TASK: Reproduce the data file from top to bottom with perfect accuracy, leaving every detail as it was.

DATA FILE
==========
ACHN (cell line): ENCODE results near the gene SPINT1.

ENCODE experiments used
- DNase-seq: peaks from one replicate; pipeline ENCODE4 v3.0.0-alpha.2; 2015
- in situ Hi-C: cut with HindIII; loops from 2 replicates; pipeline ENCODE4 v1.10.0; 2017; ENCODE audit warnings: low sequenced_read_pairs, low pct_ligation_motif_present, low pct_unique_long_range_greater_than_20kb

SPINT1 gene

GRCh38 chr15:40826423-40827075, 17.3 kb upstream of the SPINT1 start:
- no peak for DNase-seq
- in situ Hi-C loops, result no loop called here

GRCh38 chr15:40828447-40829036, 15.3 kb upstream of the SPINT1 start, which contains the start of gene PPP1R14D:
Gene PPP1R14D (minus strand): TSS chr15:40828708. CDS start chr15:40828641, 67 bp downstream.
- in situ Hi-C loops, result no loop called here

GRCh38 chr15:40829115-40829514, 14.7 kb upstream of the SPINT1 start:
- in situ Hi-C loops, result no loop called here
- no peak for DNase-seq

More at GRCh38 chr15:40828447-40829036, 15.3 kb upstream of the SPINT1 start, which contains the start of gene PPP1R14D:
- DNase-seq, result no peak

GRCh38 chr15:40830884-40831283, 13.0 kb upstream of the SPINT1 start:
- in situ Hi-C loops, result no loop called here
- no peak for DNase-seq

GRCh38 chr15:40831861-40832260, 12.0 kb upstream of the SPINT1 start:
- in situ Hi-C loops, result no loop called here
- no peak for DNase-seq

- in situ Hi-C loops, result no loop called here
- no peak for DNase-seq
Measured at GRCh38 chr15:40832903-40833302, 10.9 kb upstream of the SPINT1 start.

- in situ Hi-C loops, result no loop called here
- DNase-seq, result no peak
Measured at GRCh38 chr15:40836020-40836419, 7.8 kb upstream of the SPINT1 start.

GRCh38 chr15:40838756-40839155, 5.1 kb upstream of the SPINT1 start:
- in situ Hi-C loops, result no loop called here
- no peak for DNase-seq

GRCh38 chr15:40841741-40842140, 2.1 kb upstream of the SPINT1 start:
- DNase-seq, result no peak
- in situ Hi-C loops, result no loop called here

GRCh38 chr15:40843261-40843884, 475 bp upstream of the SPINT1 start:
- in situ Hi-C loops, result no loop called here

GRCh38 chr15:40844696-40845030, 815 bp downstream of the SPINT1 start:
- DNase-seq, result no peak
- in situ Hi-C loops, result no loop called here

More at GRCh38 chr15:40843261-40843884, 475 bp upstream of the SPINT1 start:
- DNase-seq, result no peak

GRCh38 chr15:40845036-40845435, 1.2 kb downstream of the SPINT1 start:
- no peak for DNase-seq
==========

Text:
ACHN (cell line): ENCODE results near the gene SPINT1.

ENCODE experiments used
- DNase-seq: peaks from one replicate; pipeline ENCODE4 v3.0.0-alpha.2; 2015
- in situ Hi-C: cut with HindIII; loops from 2 replicates; pipeline ENCODE4 v1.10.0; 2017; ENCODE audit warnings: low sequenced_read_pairs, low pct_ligation_motif_present, low pct_unique_long_range_greater_than_20kb

SPINT1 gene

GRCh38 chr15:40826423-40827075, 17.3 kb upstream of the SPINT1 start:
- no peak for DNase-seq
- in situ Hi-C loops, result no loop called here

GRCh38 chr15:40828447-40829036, 15.3 kb upstream of the SPINT1 start, which contains the start of gene PPP1R14D:
Gene PPP1R14D (minus strand): TSS chr15:40828708. CDS start chr15:40828641, 67 bp downstream.
- in situ Hi-C loops, result no loop called here

GRCh38 chr15:40829115-40829514, 14.7 kb upstream of the SPINT1 start:
- in situ Hi-C loops, result no loop called here
- no peak for DNase-seq

More at GRCh38 chr15:40828447-40829036, 15.3 kb upstream of the SPINT1 start, which contains the start of gene PPP1R14D:
- DNase-seq, result no peak

GRCh38 chr15:40830884-40831283, 13.0 kb upstream of the SPINT1 start:
- in situ Hi-C loops, result no loop called here
- no peak for DNase-seq

GRCh38 chr15:40831861-40832260, 12.0 kb upstream of the SPINT1 start:
- in situ Hi-C loops, result no loop called here
- no peak for DNase-seq

- in situ Hi-C loops, result no loop called here
- no peak for DNase-seq
Measured at GRCh38 chr15:40832903-40833302, 10.9 kb upstream of the SPINT1 start.

- in situ Hi-C loops, result no loop called here
- DNase-seq, result no peak
Measured at GRCh38 chr15:40836020-40836419, 7.8 kb upstream of the SPINT1 start.

GRCh38 chr15:40838756-40839155, 5.1 kb upstream of the SPINT1 start:
- in situ Hi-C loops, result no loop called here
- no peak for DNase-seq

GRCh38 chr15:40841741-40842140, 2.1 kb upstream of the SPINT1 start:
- DNase-seq, result no peak
- in situ Hi-C loops, result no loop called here

GRCh38 chr15:40843261-40843884, 475 bp upstream of the SPINT1 start:
- in situ Hi-C loops, result no loop called here

GRCh38 chr15:40844696-40845030, 815 bp downstream of the SPINT1 start:
- DNase-seq, result no peak
- in situ Hi-C loops, result no loop called here

More at GRCh38 chr15:40843261-40843884, 475 bp upstream of the SPINT1 start:
- DNase-seq, result no peak

GRCh38 chr15:40845036-40845435, 1.2 kb downstream of the SPINT1 start:
- no peak for DNase-seq